December 30, 2013 Red – Release The Panic (Album review)
Nashville, TN hard rock band Red was born in 2004. Over the years since the release of their debut album, End Of Silence (2006), the band has really come into their own. Follow-up albums, Innocence & Instinct (2009) and Until We Have Faces (2011), both reached peak positions in various rock charts.
With a signature crunching, in your face style of hard rock Michael Barns (vocalist), Anthony Armstrong (guitarist), Randy Armstrong (bassist), and Joe Rickard (drummer) hold nothing back. These men continue to hone their craft with each passing year. In 2013 the band brings us their highly anticipated fourth studio album entitled Release The Panic.
The album begins with the title track “Release The Panic”, which brings heavy rock guitars and Barns’ strong vocals. The track sets the fast paced tone for the rest of the album. Following is the single “Perfect Life”, which is a complete adrenaline rush with a solid rhythm section and powerful lyrics. Fans who love heavy bass lines will love “Die for You”. Armstrong really shines bright as the sun, with a bass line that is on point, delivering a groove that really carries through perfectly.
Coming out blasting with chugging guitars and aggressive vocals “Damage” is an eye-opening offering. With an alternative metal style à la Korn, fans may wonder if Brian “Head” Welch makes a guest appearance on the track. Along with the end of the rope rage, the song also mixes a soft melody that leaves you speechless.
The strong bass sound continues on “Same Disease”. Along with incorporation of synth and high octave vocals, this song stands out as a dynamic change from what fans maybe used to with the band. Just like that, Red take things back to their roots with “Hold Me Now”. With a radio friendly vibe, it is certainly one of the more spiritual tracks as well. Red has never been ashamed to wear their faith on their sleeves and this track is most pronounced of that. The fast paced style picks up again on “If We Only”, where Rickard mixes some energized drumming with synthesizers. Barns’ vocal performance takes center stage again with the ability to transition from a soft chorus to an aggressive chorus.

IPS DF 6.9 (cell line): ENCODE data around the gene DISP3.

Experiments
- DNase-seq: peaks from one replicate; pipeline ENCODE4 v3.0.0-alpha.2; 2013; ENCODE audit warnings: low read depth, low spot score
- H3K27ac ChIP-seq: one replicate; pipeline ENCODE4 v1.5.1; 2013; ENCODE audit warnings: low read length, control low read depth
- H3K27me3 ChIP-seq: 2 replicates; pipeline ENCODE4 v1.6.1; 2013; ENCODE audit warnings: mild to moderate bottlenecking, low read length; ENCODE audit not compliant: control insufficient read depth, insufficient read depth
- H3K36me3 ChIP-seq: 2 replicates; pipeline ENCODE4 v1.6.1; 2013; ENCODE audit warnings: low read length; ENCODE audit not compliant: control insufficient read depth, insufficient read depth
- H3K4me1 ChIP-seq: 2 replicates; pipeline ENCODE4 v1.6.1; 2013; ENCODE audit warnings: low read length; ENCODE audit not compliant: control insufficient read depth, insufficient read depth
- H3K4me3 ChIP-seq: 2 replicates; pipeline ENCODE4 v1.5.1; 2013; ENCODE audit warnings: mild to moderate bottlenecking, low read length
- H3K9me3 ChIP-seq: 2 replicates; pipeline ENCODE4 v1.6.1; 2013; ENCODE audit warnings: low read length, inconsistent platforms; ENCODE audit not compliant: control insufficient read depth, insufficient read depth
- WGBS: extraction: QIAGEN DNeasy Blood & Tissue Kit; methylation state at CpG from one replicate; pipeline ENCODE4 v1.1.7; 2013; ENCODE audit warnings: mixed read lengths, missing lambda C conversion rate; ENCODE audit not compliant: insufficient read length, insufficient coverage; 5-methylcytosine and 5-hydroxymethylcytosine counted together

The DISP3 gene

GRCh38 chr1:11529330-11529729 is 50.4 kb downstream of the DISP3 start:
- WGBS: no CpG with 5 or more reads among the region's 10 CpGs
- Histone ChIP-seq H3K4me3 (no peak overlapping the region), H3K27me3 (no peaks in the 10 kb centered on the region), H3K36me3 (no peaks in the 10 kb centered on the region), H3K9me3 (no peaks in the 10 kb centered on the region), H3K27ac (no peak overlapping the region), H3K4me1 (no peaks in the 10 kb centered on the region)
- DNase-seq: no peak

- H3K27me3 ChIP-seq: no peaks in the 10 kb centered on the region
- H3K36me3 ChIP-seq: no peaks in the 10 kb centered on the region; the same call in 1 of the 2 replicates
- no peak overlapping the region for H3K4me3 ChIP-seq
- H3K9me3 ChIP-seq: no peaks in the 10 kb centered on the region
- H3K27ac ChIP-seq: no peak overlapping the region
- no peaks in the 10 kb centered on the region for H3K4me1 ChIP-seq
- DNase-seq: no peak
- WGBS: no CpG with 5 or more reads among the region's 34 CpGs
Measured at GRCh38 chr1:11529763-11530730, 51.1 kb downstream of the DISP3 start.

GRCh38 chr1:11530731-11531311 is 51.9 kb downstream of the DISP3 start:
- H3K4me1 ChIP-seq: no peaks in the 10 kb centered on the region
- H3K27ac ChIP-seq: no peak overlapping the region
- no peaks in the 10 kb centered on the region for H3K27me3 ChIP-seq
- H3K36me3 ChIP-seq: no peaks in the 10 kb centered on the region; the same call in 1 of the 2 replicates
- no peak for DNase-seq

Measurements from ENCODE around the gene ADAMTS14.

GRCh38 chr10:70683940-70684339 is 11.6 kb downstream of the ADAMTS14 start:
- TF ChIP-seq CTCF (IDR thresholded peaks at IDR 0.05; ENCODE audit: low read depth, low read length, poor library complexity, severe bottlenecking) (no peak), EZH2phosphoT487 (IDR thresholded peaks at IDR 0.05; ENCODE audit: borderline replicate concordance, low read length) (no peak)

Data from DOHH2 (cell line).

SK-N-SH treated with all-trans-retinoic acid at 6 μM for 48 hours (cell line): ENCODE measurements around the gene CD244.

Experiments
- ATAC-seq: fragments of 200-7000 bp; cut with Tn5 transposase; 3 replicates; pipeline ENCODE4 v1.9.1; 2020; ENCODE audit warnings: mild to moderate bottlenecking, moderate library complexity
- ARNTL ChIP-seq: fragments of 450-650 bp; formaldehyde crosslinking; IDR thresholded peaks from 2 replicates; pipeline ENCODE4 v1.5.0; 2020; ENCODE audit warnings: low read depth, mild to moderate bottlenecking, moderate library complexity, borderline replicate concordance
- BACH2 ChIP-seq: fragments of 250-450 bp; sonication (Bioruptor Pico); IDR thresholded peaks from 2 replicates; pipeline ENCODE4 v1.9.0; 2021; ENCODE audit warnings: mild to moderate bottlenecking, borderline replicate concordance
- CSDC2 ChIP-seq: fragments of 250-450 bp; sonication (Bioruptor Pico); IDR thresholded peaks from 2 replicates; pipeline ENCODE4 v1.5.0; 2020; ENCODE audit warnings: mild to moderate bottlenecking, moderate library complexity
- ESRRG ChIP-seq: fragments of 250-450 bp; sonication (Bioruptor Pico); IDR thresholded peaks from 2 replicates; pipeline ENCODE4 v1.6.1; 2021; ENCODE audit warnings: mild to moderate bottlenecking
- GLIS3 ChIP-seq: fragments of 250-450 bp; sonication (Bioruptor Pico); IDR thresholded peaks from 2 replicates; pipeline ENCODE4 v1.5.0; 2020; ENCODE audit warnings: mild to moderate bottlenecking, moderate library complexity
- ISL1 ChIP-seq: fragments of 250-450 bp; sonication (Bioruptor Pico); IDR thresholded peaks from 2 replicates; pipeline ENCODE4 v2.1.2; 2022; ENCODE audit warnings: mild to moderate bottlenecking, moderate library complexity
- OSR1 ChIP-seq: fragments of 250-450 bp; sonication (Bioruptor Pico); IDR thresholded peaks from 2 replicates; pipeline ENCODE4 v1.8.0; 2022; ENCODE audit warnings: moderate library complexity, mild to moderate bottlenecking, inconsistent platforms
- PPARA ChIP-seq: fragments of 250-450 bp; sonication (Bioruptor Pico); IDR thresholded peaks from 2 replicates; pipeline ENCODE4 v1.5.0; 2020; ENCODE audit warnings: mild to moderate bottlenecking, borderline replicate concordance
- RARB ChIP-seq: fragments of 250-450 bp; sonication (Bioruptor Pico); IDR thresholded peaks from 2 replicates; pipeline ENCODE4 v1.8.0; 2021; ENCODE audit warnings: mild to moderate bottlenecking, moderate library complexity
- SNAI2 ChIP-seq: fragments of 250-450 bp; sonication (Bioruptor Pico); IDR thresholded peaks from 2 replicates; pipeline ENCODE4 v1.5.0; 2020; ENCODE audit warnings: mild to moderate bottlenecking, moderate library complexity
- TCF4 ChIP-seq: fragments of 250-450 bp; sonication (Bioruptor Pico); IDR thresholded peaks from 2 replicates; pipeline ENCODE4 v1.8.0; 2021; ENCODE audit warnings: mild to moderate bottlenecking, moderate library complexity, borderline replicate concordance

Keeping you guessing what’s coming next, “So Far Away” delivers the most emotional sound on the album with truth and sincerity resonating from the lyrics. It is an effective song that will make even the strongest of men break down into tears. On the track “Glass House” orchestral elements come into the equation. Still keeping the synth prevalent throughout, the result is a mellower track which is perfect for a radio single. The album closes out with “The Moment We Come Alive”, a crafted combination of a new polished Red sound and the band’s original grass-roots aggression.
Release The Panic is a different direction for Red. With more synthesizers, broad vocal ranges, and a more polished production, Red has created a phenomenal album fans will grow to love more with each listen. Release The Panic has a positive message throughout transforming angst and frustration into a building block for hope. CrypticRock gives this album 5 out of 5 stars.